Atonement

This word appears several times in the Bible, and is so unusual in everyday English that we might struggle with what it means.  But it means simply bringing back together what has been separated.  There is a very easy way to remember this:

At – one – ment = making two parties “at one”.

Imagine two people who don’t get on very well together.  One of them has done something nasty to the other, and they’ve been separated.  Their friendship has been severed.  And then something happens that will bring them back together – another friend comes along and says:  “Why aren’t you talking to each other, you used to get on fine!  Why don’t you forgive and forget?”  This other friend would be bringing them back together, or reconciling them.  Reconciliation is a word that means exactly the same thing as atonement, and is used instead in some translations of the Bible.

Have a look at Romans 5 verses 10-11:

“For if while we were enemies we were reconciled to God by the death of His son, much more, now that we are reconciled, shall we be saved by his life.”

Jesus Christ is able to bring us back to God by removing our sins.  He is like this other friend that just wants to see the two parties brought back together.  And that’s what atonement is in the Bible – bringing us back to God and being forgiven of all that we’ve done wrong.

But what happened before Jesus?  Could no-one talk to God?  Of course they could.  But in those days, atonement meant making a diary date to go and offer an animal sacrifice.  Have a look at this passage:

“And it shall be a statute to you forever that in the seventh month, on the tenth day of the month, you shall… do no work.  For on this day shall atonement be made for you to cleanse you.” (Leviticus 16:29-30)

There was a special day, once a year, where people could be brought back to God.  But if you look closer at this chapter, you can see that this could only be done when an animal was slain.  This is the only way sins could be dealt with before Jesus’s sacrifice on the cross – something had to die in order for sin to be forgiven.  That’s God’s way of teaching us how awful sin is.  On this day of atonement, one goat is killed (see verses 15-16) and one goat is set free to wander off into the desert.  This is a symbol of God setting people free from sins.  You may have heard the word “scapegoat” – someone taking all the blame when it’s not necessarily their fault?  This is where the word comes from.  This was the scapegoat (verses 21-22).

So when atonement is made, it’s the same as being cleansed from sin.  But something doesn’t sound right: can you really transfer sins onto an animal, who doesn’t understand God, and who has no morals?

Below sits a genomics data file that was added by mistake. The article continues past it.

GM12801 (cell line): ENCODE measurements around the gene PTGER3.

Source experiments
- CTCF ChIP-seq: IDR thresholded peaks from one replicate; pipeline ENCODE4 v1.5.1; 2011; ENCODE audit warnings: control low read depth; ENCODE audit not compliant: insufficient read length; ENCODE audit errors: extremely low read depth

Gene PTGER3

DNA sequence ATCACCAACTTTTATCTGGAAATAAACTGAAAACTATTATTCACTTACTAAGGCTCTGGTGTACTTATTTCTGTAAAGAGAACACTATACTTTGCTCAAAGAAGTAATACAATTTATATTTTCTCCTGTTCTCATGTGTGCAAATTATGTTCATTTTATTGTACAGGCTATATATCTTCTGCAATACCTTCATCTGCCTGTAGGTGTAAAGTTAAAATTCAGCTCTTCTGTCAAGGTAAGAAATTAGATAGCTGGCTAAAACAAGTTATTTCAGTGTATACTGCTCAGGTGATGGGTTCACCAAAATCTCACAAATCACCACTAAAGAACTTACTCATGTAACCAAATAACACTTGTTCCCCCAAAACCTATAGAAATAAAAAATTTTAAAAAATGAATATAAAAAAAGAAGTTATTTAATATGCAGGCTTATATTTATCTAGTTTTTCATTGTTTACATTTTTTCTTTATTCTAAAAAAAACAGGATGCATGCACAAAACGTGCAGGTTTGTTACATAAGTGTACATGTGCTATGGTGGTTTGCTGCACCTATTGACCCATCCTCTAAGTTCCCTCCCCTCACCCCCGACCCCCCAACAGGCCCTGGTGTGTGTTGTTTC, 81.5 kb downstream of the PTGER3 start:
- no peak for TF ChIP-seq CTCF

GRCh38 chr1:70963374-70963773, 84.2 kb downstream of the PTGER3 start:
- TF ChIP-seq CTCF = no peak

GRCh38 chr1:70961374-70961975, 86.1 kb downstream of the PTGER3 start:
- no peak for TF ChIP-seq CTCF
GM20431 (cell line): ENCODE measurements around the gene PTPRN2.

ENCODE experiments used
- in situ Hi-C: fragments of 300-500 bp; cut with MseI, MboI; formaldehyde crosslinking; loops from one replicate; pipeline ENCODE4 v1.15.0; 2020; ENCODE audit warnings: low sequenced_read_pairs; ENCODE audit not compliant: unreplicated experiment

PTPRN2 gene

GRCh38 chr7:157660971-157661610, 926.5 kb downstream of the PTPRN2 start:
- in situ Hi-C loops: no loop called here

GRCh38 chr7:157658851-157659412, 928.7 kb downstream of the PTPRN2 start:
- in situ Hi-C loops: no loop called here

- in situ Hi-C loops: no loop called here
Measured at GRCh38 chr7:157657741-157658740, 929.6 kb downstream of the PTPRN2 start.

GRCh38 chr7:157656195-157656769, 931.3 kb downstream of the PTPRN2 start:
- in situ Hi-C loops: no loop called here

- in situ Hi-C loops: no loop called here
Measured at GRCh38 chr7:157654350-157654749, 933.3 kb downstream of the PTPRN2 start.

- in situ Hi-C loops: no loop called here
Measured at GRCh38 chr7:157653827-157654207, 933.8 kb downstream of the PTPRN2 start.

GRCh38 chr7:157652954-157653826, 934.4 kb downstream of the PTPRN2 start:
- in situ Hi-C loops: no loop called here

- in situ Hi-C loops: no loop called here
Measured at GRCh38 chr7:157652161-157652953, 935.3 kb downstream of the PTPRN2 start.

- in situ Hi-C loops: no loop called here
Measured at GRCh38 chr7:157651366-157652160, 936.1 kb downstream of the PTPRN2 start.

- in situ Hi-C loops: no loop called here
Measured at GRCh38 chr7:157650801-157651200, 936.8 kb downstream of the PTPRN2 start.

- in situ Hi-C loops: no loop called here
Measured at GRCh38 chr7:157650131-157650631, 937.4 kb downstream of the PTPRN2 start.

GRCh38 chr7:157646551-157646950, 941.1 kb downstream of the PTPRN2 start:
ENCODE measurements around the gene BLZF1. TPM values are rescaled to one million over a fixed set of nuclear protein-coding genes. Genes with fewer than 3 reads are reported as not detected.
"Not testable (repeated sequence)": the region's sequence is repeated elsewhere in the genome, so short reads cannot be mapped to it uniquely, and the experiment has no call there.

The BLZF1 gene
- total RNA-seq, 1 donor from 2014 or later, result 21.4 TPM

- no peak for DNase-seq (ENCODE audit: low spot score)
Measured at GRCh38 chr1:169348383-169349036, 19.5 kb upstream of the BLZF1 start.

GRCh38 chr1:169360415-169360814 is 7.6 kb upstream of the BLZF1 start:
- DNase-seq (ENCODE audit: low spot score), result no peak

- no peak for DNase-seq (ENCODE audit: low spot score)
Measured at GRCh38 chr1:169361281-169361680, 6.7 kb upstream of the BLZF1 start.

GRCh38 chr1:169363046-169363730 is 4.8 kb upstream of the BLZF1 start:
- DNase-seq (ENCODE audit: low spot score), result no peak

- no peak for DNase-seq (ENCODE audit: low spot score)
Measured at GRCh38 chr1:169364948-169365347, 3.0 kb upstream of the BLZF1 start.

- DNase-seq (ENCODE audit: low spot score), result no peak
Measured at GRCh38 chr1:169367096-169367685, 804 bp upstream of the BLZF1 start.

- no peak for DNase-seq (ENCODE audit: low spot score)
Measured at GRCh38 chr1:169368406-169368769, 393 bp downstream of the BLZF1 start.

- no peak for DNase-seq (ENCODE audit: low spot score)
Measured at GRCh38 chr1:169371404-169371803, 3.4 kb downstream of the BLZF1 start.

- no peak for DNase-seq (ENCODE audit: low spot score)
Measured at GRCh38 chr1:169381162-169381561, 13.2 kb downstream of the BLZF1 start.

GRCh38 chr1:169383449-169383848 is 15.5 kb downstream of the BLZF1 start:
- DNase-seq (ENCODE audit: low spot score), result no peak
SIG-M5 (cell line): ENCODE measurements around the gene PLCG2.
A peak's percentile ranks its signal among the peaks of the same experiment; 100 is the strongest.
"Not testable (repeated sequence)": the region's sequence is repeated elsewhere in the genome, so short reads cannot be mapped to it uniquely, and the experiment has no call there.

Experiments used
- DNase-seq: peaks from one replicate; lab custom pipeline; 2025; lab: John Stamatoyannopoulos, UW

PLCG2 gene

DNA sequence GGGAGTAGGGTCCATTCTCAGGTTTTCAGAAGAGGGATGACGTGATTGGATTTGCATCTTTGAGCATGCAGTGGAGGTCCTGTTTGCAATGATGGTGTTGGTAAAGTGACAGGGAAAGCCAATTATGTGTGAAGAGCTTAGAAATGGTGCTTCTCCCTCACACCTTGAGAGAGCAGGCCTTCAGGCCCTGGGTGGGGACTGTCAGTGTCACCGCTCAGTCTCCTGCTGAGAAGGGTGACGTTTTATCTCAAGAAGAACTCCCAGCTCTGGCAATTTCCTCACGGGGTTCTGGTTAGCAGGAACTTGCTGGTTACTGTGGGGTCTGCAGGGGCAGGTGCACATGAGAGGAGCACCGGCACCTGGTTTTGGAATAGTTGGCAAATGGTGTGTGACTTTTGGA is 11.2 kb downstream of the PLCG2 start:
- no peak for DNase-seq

Let’s try and solve that problem by looking at the original words.  If you use a Hebrew dictionary, you will see that the Old Testament word for atonement means to cover.  Whereas a Greek dictionary will tell you that when we read atonement in the New Testament, the original Greek word means an exchange or restoration.  This shows us an important difference: in the Old Testament, God was covering people’s sins but not actually taking them away.  Whereas in the New Testament they were completely removed.

Imagine a plate of food in a hot country, which you might cover to keep the flies off it. You can still see the shape of the food underneath the covering, so you know it’s still there even though you can’t see it.  But as you keep trying to push more food under the covering, it doesn’t work as well, until eventually the plates are showing at the edges.  Then you will need to find another covering.  It was the same with sins in the Old Testament.  They would keep mounting up until that day came round when this symbolic act would happen again.

But why don’t we need to do this today?  Because a perfect sacrifice, who was moral and who understood God, came along.  God promised to accept that sacrifice for all time, as long as people associated themselves with it.  This would be real atonement that would last, as the book of Hebrews tells us:

“And every priest stands daily at his service, offering repeatedly the same sacrifices, which can never take away sins.  But when Christ had offered for all time a single sacrifice for sins… by a single offering he has perfected for all time those who are being sanctified.” (Hebrews 10:11-14)

So in summary, atonement is a bringing back together between mankind and God.  To do this, sin has to be removed first because God cannot associate with sin.  And it took the perfect sacrifice of the Lord Jesus Christ to achieve this for all time – before that, it was just a temporary solution.  Because of Jesus Christ, if we confess our sins to God, and commit our lives to Him, they really will be forgiven.

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